You’re looking at houses all wrong. Seriously. Most buyers don’t know how to really look at houses when they’re considering making a move. As you probably know, we're experiencing a very competitive market all over the MetroPlex, from McKinney to Grand Prairie and from Rockwall to Fort Worth. In today’s competitive market, buyers can’t afford to lose focus if they want to land that perfect house. Don’t pine for the one that got away. Avoid the biggest mistakes homebuyers make and you’ll be in your dream house in no time.
Too many opinions: It’s great if you want to bring your best friend, mom or dog sitter along to see your new house. But don’t bring them to showings when you’re getting started. Buying and living in a house is an intensely personal decision and getting too many opinions from people who aren’t going to be living in the house with you can make your decision confusing. Your cousin may think that it’s absolutely critical that you get a huge cooktop – but if you rarely cook then that feature really isn’t relevant to how you will live in the house, now is it? Best to save the friends and family until you’ve narrowed down your choices to a couple of properties – or better yet – after you’ve closed.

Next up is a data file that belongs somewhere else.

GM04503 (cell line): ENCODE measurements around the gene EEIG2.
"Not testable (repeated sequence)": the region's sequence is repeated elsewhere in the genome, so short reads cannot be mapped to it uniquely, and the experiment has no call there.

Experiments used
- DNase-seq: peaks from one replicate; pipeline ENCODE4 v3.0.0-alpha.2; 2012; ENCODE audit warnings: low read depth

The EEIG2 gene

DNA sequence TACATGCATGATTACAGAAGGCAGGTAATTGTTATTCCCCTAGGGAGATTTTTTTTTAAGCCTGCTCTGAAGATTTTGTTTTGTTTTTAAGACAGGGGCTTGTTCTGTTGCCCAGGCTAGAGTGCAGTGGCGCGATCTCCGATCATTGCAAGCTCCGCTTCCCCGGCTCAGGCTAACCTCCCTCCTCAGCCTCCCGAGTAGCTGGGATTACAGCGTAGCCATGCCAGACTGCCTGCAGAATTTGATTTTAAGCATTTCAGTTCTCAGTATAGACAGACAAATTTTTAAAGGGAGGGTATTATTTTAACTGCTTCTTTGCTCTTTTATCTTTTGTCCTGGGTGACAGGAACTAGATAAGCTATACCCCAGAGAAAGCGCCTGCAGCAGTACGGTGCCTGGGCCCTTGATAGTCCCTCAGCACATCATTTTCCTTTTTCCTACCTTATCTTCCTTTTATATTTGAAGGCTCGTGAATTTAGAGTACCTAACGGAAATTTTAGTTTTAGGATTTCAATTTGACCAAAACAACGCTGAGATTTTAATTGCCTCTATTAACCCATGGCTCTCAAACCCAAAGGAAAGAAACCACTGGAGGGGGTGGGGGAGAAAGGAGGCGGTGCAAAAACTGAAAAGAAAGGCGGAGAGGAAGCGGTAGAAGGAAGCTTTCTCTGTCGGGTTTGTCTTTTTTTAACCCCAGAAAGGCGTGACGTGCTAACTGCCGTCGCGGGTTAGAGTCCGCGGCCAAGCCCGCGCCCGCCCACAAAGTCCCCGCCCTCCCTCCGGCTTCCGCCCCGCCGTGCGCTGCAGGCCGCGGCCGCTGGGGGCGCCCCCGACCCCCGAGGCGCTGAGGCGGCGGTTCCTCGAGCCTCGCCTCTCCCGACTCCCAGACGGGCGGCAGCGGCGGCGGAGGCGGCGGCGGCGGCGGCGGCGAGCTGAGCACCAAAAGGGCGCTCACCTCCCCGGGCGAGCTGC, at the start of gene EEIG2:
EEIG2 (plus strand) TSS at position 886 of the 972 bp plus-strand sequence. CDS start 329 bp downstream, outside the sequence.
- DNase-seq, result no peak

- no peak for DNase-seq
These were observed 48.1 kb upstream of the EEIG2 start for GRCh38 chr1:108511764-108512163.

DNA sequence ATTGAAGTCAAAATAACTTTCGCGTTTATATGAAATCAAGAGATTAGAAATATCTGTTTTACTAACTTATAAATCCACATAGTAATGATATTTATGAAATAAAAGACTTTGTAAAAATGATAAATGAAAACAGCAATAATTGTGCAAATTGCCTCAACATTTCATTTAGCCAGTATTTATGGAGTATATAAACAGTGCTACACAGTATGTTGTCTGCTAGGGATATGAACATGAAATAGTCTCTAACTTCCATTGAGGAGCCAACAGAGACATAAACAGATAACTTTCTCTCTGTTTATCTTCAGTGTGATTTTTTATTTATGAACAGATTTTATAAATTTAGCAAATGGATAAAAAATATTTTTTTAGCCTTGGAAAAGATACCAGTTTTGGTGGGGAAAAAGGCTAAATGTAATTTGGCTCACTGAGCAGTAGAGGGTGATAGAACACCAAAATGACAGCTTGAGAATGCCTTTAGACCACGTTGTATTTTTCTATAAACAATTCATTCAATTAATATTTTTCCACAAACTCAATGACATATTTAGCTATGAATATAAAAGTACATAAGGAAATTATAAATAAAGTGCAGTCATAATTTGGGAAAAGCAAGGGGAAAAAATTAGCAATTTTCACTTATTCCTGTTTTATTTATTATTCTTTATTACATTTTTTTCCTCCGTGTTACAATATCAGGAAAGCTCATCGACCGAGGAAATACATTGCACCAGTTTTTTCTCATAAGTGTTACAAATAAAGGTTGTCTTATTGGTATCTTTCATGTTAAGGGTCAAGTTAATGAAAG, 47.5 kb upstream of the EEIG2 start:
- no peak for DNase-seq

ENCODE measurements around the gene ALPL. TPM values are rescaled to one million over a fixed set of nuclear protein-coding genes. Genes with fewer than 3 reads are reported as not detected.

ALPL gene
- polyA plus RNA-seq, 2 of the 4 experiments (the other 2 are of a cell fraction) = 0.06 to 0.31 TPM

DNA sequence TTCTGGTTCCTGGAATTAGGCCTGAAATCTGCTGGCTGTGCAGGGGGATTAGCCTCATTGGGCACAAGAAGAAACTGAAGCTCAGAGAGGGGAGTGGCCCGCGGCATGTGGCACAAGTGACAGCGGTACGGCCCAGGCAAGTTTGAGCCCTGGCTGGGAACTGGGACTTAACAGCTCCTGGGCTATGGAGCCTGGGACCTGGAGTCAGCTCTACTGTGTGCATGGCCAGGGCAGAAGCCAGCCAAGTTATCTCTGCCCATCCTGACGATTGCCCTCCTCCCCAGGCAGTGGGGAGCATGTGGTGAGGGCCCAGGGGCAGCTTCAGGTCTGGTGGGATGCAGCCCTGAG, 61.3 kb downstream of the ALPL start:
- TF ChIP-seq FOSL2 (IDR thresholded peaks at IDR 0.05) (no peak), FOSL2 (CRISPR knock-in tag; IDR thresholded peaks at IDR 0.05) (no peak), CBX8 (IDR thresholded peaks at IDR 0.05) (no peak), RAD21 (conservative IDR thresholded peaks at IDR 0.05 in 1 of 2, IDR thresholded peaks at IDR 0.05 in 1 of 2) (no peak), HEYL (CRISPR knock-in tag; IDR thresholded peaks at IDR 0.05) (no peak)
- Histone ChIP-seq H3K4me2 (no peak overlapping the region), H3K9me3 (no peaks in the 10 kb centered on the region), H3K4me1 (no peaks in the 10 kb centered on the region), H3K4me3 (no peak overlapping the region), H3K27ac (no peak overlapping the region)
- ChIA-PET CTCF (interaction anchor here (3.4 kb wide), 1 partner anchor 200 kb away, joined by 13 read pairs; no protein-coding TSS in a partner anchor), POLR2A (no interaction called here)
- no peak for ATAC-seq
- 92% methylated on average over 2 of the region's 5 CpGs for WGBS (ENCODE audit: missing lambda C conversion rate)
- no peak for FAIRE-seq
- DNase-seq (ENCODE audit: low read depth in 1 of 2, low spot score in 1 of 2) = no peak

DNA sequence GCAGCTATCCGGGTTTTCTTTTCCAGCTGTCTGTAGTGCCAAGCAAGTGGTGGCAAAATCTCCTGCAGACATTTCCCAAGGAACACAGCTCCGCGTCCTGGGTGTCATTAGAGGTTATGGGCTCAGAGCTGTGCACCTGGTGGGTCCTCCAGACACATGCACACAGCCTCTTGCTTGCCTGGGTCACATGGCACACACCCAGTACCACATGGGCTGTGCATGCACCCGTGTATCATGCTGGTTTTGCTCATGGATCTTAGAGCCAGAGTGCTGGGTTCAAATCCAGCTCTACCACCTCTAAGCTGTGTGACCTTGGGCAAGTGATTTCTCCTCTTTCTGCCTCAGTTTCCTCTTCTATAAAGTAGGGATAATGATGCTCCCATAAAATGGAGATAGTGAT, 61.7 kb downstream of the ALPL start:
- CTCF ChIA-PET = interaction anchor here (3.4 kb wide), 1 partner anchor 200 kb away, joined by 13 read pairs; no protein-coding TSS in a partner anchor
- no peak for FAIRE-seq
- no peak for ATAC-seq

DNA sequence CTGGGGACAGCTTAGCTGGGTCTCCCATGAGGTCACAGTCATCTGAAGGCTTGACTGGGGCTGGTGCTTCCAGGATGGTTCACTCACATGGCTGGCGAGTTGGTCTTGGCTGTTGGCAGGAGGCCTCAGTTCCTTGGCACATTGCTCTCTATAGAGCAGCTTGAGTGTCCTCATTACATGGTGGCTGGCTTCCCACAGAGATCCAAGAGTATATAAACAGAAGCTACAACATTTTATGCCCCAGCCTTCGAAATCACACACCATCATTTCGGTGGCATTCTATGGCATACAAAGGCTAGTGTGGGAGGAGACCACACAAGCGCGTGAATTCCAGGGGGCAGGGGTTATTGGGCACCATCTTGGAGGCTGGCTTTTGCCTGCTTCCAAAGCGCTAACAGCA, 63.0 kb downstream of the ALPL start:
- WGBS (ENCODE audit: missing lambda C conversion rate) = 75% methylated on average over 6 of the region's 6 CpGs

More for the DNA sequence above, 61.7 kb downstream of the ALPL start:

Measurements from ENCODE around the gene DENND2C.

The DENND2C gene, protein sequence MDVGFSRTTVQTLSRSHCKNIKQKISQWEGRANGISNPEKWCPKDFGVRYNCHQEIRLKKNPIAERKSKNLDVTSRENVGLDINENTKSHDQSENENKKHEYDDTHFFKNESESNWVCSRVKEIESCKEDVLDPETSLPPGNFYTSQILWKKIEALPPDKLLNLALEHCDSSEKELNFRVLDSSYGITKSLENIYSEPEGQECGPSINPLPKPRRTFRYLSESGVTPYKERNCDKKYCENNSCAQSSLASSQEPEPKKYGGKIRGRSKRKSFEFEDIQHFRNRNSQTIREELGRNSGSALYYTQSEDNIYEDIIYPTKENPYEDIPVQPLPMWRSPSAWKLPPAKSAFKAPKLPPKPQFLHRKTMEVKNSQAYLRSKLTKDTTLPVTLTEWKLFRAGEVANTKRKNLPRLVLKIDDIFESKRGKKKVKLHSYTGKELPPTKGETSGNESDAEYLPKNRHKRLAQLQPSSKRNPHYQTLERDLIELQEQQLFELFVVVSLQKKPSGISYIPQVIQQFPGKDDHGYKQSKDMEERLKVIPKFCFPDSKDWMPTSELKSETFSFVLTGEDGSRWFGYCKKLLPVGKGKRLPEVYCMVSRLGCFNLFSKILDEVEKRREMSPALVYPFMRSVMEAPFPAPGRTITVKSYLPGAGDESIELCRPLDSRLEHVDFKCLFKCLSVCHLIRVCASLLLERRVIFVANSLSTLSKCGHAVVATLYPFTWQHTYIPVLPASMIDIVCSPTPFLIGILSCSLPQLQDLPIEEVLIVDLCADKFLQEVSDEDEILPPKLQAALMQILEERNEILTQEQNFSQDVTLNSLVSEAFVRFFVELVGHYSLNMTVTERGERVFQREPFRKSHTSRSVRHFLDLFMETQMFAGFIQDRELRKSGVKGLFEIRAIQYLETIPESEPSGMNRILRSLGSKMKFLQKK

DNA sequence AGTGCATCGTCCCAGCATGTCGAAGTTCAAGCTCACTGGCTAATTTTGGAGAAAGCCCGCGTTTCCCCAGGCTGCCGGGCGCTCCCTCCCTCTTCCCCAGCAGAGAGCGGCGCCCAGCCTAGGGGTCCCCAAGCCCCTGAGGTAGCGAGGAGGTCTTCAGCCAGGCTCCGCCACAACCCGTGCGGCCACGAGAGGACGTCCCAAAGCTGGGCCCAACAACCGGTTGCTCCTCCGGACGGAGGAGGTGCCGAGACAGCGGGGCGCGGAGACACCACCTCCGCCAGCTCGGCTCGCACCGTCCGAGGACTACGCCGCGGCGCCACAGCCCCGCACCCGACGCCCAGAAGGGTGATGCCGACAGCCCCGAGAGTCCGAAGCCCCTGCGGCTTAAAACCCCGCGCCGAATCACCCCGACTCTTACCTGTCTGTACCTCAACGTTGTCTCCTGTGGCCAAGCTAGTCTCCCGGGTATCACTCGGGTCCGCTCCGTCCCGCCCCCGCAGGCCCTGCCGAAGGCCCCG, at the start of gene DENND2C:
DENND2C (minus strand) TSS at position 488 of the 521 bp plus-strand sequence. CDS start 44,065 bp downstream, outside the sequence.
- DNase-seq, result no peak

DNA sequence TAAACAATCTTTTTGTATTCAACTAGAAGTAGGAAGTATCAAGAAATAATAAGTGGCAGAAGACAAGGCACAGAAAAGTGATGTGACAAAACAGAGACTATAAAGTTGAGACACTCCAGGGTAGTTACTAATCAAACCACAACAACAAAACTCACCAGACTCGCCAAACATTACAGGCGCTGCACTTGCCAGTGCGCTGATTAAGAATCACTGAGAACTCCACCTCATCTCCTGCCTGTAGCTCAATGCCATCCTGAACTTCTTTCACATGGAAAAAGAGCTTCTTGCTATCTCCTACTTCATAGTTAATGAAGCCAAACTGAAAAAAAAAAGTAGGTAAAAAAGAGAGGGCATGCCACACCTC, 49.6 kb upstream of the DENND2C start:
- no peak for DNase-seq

Looking over/under your price range: Before you start looking at houses, you’ll need to get pre-approved by your lender. Having a pre-approval letter in hand will let you know what type of loan you can get, how much you can afford and what your limit is. If you look at houses that are beyond your comfort level, you’ll likely be disappointed when you look at the houses you can afford. Similarly, if you’re not looking for a fixer-upper and you look at houses that are well below the price range you want to spend, you’ll probably be frustrated when the lower-priced properties aren’t as nice as you’d like. Plus, if you stay within a narrower range, it’s easier to compare properties by amenities and features.
Looking at too many houses in one day: It’s a tight market and you don’t want to miss out on “the one” so you decide to look at all of the available houses in one day. That’s a common mistake. After a few properties, houses will all start to blend together in your memory. You’ll get home and wonder if the house on the cul-de-sac was the one with the killer bathroom or if the one with the fantastic yard had the blue kitchen. A good rule of thumb is to limit showing sessions to no more than four or five properties at a time. If you are on a short deadline and have to buy right away, break up your sessions by grabbing lunch or coffee in between groups of showing appointments. That will give you time to digest and discuss what you’ve seen.
Hangry or tired kids/pets: Another reason to limit the number of showings or break up the showing schedule is to give the ones not making the decisions a break. Kids get bored, tired, and hungry after looking at multiple properties. You can bring snacks along in the car and toys or games for them to play with, but please leave all of those things in the car. Remember, you’re looking at other people’s property and they don’t want your crumbs. And you’ll slow things down if you have to play “Find the Lost Tablet” before you leave a house. And please, please leave pets at home.